18: January 2018 #10 - A Secret I’ve Said Three Times and Still Feel As If I’ve Never Told
Authored by Elijah Patterson
A Secret I’ve Said Three Times and Still Feel As If I’ve Never Told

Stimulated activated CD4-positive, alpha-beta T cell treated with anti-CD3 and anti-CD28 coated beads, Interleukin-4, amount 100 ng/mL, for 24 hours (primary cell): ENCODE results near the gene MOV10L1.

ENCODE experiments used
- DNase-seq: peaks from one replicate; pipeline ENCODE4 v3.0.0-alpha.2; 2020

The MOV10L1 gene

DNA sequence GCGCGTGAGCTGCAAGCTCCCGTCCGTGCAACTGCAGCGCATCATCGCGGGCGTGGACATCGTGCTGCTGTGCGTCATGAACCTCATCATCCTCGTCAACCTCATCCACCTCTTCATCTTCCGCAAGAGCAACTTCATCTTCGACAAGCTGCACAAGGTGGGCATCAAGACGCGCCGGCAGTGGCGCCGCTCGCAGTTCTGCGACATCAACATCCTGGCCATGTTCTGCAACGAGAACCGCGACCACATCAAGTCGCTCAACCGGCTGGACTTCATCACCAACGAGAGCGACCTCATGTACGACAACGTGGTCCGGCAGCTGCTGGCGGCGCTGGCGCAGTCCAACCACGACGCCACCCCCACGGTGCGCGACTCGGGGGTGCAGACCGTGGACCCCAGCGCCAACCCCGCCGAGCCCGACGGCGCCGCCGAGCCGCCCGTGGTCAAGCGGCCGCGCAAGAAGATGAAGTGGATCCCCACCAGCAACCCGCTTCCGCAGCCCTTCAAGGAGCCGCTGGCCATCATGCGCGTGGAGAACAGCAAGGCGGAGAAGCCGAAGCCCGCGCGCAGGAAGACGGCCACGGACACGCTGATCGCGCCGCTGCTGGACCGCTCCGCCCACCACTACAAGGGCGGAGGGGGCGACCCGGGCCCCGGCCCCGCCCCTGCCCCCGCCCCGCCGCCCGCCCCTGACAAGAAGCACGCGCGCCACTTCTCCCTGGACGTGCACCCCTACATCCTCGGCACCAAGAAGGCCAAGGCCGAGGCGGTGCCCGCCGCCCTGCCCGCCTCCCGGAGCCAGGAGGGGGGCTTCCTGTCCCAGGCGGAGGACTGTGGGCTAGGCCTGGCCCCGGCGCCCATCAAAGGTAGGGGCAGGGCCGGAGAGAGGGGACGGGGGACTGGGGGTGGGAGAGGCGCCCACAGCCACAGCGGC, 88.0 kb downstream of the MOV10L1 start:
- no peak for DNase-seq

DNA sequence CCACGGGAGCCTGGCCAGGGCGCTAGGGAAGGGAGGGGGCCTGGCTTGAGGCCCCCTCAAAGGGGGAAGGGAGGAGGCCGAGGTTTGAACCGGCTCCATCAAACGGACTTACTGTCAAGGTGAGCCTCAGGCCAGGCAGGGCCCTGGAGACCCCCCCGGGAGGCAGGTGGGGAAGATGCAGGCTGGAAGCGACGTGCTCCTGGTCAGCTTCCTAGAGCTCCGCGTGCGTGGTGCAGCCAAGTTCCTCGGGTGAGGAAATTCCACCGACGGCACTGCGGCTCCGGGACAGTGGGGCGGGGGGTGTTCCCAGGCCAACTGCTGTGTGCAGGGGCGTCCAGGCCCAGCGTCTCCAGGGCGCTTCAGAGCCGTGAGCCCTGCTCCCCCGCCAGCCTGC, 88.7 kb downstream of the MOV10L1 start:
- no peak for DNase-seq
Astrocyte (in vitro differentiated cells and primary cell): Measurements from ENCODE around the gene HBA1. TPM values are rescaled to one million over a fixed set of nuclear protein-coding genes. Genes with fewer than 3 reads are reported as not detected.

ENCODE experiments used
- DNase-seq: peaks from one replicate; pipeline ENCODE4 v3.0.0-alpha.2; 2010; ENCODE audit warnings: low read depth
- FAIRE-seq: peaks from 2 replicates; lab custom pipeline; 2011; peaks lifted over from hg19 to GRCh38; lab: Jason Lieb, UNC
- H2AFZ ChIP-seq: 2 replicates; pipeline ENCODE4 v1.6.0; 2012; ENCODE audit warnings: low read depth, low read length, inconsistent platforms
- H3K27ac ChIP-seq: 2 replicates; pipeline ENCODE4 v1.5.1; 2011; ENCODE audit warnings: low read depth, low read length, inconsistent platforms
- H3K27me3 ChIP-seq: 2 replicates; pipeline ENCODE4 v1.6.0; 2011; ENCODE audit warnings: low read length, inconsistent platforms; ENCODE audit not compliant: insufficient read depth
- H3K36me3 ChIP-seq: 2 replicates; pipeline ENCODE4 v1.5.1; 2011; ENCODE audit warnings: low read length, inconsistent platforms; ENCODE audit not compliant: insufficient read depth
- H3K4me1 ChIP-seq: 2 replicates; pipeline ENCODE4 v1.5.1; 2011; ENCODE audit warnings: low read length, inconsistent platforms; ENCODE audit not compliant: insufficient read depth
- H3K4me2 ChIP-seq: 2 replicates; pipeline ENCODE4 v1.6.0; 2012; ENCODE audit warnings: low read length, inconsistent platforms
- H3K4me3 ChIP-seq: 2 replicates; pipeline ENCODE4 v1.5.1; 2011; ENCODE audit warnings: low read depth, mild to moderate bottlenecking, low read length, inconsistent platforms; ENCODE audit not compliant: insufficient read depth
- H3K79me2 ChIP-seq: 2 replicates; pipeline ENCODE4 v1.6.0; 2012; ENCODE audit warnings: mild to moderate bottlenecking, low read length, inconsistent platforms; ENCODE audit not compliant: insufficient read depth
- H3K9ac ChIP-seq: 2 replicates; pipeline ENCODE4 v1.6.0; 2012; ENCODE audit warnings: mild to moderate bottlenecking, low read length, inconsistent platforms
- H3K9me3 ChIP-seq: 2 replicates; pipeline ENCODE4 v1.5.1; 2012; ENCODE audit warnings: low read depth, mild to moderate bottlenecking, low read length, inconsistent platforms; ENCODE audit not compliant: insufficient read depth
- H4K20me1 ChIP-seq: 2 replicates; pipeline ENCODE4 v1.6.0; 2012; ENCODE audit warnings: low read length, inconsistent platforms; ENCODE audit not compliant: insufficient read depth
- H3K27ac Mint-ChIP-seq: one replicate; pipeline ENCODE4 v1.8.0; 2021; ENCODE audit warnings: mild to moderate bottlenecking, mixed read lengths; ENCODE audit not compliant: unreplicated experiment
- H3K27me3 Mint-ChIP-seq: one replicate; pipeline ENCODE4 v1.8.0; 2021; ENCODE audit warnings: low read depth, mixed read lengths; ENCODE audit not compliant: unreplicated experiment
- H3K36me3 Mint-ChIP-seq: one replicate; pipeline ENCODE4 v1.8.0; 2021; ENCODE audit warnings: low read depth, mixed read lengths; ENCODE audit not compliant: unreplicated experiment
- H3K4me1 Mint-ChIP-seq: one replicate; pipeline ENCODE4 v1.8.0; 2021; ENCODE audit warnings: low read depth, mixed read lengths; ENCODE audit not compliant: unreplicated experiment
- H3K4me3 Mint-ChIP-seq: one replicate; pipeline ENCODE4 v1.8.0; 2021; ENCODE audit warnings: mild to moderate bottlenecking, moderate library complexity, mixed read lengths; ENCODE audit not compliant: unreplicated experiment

I appointed myself the guardian of his breath. This man, nearly a stranger to me in eulogy, rasping and gurgling his final days while I sat at the head of his bed reading (a good tribute) and my grandmother smoothed his quilt and asked if I was ready, and if I was strong. When she left to wash the same dishes again (how important it is to be useful, how important it is to be needed); I apologized to him for her speaking over his head as if he were not there. Hours pass, and positions change, our bodies follow the hands of the clock, chairs in the house stops on the dial. We rotate from his bed, to couch and kitchen and bedroom–. And then, across the room, I heard it– the silence. He’s quiet now. I said, after a longer pause than I have ever admitted, these three times I told. And his son said Good. And then– Wait. We walked to his father’s hospital bed, (seven paces). He pressed his fingers to his father’s silent throat feeling for the rubbery tube of the carotid, opened his own mouth– and then– a gasp– –bright, upright, lungs full, teeth a decrepit grey fence with its gate swung open– and then– a fall–. And I spoke again to the shape of his ear: Didn’t mean to scare you. Just checking. Even though I knew he couldn’t hear.